PhD Research Student in Photonics for Externally Controllable Molecular Communications

Updated: 8 months ago
Job Type: FullTime
Deadline: 19 Oct 2020

The KIOS Center of Excellence and the Department of Electrical and Computer Engineering at the University of Cyprus (UCY), announce one vacancy for a full-time Ph.D. position (under the Special Scientist category), funded under the European Horizon 2020 project “GLADIATOR - Next-generation theranostics of brain pathologies with autonomous externally controllable nanonetworks: a trans-disciplinary approach with bio-nanodevice interfaces”. The GLADIATOR project is a Horizon 2020 FETOPEN project that involves 6 leading academic institutions (University of Cyprus, University of Oulu, Fraunhofer Institute for Biomedical Engineering, Waterford Institute of Technology, Norwegian University of Science and Technology, and Osaka University) and EPOSIasis, a vibrant nano-biotechnology SME. The ideal candidate will have a master’s degree with specialization in photonics, preferably for biomedical applications. Additional expertise in microelectronics and/or microwave engineering is desirable (but not essential).


The aim of this Ph.D. position is to develop brain micro-implants that incorporate optoelectronics for fluorescence detection, within the framework of the GLADIATOR FET-OPEN project. GLADIATOR targets the creation of a theranostic (therapeutic + diagnostic) system for the diagnosis and treatment of brain cancer, consisting of a headwearable patch for power transfer and communication with a multimodal (RF, photonic and ultrasound) microimplant. GLADIATOR will produce a working prototype of a complete, autonomous, clinically-applicable, nanonetwork-based molecular communications system based on externally controllable molecular communications (ECMC). That is, through breakthroughs in both cell biology and RF and photonic devices, the system will both monitor and treat brain tumours. The system will consist of a hybrid bio-electronic interface with coupled external and implantable devices, which will establish communication channels with host-derived fluorescent reporter cells via micro-optoelectronic sensors. The cellular, sub-cellular and electronic components will be integrated into a wireless ECMC system residing on the patient’s brain. The system will autonomously monitor the spatiotemporal tumour evolution and recurrence, and will generate on demand appropriate reprogramming interventions by stimulating the engineered stem cells.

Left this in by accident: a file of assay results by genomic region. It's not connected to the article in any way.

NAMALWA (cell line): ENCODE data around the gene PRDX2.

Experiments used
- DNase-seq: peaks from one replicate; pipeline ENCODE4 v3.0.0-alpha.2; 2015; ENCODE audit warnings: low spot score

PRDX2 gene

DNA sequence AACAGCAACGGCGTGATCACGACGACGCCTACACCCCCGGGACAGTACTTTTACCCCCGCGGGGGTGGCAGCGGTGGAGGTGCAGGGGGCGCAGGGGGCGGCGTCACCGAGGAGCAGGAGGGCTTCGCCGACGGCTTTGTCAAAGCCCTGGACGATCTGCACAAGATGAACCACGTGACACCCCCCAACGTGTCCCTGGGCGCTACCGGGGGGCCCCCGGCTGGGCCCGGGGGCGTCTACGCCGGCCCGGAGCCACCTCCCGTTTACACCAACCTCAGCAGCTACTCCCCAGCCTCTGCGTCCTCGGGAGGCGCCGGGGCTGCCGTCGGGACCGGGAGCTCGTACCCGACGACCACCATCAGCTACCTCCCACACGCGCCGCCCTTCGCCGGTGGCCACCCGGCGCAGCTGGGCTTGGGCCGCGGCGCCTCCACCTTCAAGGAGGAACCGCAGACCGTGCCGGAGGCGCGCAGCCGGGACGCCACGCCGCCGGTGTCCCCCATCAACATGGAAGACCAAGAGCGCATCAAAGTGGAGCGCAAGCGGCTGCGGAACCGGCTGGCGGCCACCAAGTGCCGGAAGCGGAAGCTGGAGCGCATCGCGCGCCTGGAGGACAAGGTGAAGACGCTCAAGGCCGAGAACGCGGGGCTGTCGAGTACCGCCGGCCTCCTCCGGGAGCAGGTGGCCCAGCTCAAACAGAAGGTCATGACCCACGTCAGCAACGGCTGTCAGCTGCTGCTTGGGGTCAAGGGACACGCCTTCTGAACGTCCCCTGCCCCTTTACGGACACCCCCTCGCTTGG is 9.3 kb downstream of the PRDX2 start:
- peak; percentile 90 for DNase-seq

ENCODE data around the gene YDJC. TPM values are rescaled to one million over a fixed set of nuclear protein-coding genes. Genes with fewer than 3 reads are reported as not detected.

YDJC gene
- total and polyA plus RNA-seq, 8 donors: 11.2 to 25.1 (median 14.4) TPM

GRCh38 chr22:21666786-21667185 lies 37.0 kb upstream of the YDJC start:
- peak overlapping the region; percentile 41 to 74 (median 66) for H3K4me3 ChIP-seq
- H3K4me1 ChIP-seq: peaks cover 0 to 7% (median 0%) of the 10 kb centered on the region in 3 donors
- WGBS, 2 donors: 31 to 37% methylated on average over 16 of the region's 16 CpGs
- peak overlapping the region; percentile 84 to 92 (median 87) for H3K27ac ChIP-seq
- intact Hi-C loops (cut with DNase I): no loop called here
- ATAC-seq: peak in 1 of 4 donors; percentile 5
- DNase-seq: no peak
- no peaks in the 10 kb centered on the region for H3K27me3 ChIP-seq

• Development of a prototype hybrid brain micro-implant, including optoelectronics for fluorescence detection and heterogeneous integration with the associated drive electronics, transcranial power transfer and transcranial communications. The implemented solution is likely to require a multichip module approach, with development of photonic hybrid integrated circuits as part of this.
  • Close interaction and collaboration with other researchers in the GLADIATOR consortium, including reporting to the project coordinator as appropriate.
  • Collaborating and supporting the local team at UCY towards the implementation of research objectives

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